Friday, April 03, 2009

Researchers Discover Why Teeth Form in a Single Row

http://www.nidcr.nih.gov/Research/ResearchResults/ScienceBriefs/CurrentSNIB/March/SingleRow.htm


In 1975, Steven Spielberg ruined America’s summer vacation with the release of his man-versus-shark classic Jaws. Universal Pictures promoted Spielberg’s blockbuster in cinema lobbies with a signature poster featuring the word JAWS in blood red, an innocent young woman swimming in the water below, and the open mouth of a gigantic shark rising to the surface with sinister intentions. To highlight the gruesome attack to come, the artist accurately depicted the shark as possessing multiple rows of teeth. This artistic flourish has led many a spooked moviegoer to wonder then and now: Why do most mammals manage fine with a single row of teeth, while sharks and other creatures of the deep look like they’re chewing barbed wire?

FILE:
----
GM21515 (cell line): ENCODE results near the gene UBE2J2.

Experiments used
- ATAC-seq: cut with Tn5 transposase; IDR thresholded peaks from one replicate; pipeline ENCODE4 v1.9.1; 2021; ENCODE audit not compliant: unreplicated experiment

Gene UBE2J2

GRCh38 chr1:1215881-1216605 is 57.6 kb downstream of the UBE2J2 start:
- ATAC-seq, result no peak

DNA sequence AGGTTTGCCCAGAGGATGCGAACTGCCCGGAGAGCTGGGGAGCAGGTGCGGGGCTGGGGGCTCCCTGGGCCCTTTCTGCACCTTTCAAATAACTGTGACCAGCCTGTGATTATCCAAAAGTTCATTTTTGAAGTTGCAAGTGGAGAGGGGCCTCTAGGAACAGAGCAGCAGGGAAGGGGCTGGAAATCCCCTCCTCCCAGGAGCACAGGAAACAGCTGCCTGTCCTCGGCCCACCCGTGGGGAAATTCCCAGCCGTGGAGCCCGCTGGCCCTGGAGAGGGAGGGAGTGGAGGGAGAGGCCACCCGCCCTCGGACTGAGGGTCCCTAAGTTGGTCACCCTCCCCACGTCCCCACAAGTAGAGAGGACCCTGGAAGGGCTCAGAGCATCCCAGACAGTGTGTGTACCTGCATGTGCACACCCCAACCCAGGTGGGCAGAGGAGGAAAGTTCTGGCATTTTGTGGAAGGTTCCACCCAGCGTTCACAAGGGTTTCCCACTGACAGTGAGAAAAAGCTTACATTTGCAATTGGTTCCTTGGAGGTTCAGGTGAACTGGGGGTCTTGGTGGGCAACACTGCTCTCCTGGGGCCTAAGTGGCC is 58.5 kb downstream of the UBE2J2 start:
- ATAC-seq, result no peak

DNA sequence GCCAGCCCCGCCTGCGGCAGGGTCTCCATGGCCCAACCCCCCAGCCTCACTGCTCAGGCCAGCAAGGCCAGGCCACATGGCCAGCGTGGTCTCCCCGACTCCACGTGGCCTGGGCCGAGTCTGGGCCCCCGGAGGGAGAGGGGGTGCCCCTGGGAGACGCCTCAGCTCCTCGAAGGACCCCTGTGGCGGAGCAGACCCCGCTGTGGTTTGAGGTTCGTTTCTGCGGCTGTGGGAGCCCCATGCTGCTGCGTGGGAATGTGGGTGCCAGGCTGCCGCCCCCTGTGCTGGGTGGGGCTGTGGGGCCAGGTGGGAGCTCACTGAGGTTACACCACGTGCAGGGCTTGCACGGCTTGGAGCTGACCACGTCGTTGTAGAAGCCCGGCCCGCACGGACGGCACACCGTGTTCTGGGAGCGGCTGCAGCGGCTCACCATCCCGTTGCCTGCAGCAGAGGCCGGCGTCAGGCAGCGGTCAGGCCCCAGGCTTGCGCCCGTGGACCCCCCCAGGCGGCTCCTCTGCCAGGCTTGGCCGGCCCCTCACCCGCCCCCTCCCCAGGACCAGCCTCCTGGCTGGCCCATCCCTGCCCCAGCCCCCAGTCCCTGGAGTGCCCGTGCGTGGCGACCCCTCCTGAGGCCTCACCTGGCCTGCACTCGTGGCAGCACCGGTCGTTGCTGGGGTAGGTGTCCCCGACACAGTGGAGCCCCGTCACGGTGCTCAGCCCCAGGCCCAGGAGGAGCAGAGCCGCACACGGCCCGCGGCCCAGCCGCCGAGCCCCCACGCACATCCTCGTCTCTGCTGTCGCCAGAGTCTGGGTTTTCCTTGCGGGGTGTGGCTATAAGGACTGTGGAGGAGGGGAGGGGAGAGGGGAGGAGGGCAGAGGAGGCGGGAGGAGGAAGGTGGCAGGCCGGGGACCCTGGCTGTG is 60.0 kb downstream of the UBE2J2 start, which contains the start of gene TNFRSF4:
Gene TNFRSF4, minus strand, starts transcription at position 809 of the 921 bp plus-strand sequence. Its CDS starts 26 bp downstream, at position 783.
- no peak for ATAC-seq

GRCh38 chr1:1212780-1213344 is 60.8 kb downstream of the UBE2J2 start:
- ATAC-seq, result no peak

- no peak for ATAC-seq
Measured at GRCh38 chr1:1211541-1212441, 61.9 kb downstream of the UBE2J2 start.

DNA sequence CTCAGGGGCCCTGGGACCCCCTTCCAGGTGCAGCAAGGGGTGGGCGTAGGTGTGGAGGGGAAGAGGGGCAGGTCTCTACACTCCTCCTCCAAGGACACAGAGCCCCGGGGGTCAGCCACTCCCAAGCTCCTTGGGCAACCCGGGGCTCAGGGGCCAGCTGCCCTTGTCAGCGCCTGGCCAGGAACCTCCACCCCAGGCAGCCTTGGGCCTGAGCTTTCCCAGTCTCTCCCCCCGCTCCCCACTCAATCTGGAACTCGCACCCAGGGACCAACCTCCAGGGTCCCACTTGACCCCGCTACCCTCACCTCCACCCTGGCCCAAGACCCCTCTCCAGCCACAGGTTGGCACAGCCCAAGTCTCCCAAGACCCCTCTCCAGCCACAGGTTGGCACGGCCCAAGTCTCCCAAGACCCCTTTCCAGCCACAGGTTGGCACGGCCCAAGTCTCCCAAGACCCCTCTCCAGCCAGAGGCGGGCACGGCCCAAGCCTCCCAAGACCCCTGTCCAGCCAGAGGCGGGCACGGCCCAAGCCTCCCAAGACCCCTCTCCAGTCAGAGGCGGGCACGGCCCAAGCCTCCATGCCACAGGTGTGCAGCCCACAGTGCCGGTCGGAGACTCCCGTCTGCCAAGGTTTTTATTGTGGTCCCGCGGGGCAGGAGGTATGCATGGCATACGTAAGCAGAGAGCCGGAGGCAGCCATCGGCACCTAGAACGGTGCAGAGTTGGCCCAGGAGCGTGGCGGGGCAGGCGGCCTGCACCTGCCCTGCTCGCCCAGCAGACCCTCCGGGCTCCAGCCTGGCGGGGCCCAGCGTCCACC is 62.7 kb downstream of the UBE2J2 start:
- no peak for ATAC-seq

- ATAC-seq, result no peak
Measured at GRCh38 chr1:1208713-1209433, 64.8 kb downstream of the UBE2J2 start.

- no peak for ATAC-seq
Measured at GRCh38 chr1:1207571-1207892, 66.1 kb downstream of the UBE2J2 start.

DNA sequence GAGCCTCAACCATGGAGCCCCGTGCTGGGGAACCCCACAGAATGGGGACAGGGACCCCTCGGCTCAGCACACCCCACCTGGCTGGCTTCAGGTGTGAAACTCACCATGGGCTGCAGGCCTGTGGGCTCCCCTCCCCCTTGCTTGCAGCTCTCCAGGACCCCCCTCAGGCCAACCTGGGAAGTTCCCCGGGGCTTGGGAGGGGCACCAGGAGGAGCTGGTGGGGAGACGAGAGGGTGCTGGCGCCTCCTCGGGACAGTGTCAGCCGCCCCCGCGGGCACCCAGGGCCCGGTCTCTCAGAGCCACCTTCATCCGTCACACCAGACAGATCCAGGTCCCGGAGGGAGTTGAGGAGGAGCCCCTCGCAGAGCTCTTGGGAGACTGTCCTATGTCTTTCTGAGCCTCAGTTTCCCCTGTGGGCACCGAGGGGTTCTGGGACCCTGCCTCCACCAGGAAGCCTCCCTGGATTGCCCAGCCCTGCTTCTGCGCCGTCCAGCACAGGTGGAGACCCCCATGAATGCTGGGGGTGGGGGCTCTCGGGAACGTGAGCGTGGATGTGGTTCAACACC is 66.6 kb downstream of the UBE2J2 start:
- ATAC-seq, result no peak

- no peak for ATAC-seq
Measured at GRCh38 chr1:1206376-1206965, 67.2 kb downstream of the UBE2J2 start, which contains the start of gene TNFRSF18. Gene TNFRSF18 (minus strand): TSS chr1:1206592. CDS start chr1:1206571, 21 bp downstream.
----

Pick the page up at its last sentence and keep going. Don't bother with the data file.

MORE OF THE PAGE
In the February 27 issue of the journal Science, NIDCR grantees reported they may have solved the mystery. Teeth normally form early in embryonic development from a well-recognized mode of tissue induction in which a cell layer called the mesenchyme interacts with another known as the epithelium. This dynamic give-and-take activates the needed genetic programs within each layer to precisely pattern a tooth. Orchestrating the process are DNA-binding proteins called transcription factors. They determine which genes get turned on and off. In the current paper, the scientists found in mice that the transcription factor Osr2 restricts the spatial field in which a tooth can form in the mesenchyme. Remove Osr2, and extra teeth form adjacent to the molars. The scientists found that when present, Osr2 counters the field-expanding actions of the Msx1-Bmp4 pathway in mesenchyme. “In mammals, Osr2 suppresses this pathway along the buccolingual axis [straight across from cheek to tongue] to restrict molar development to one tooth row,” the researchers concluded. “Diversity in dentition patterns in other vertebrates is likely due, at least in part, to evolutionary changes in antagonistic interactions regulating this pathway across the tooth morphogenetic field.”

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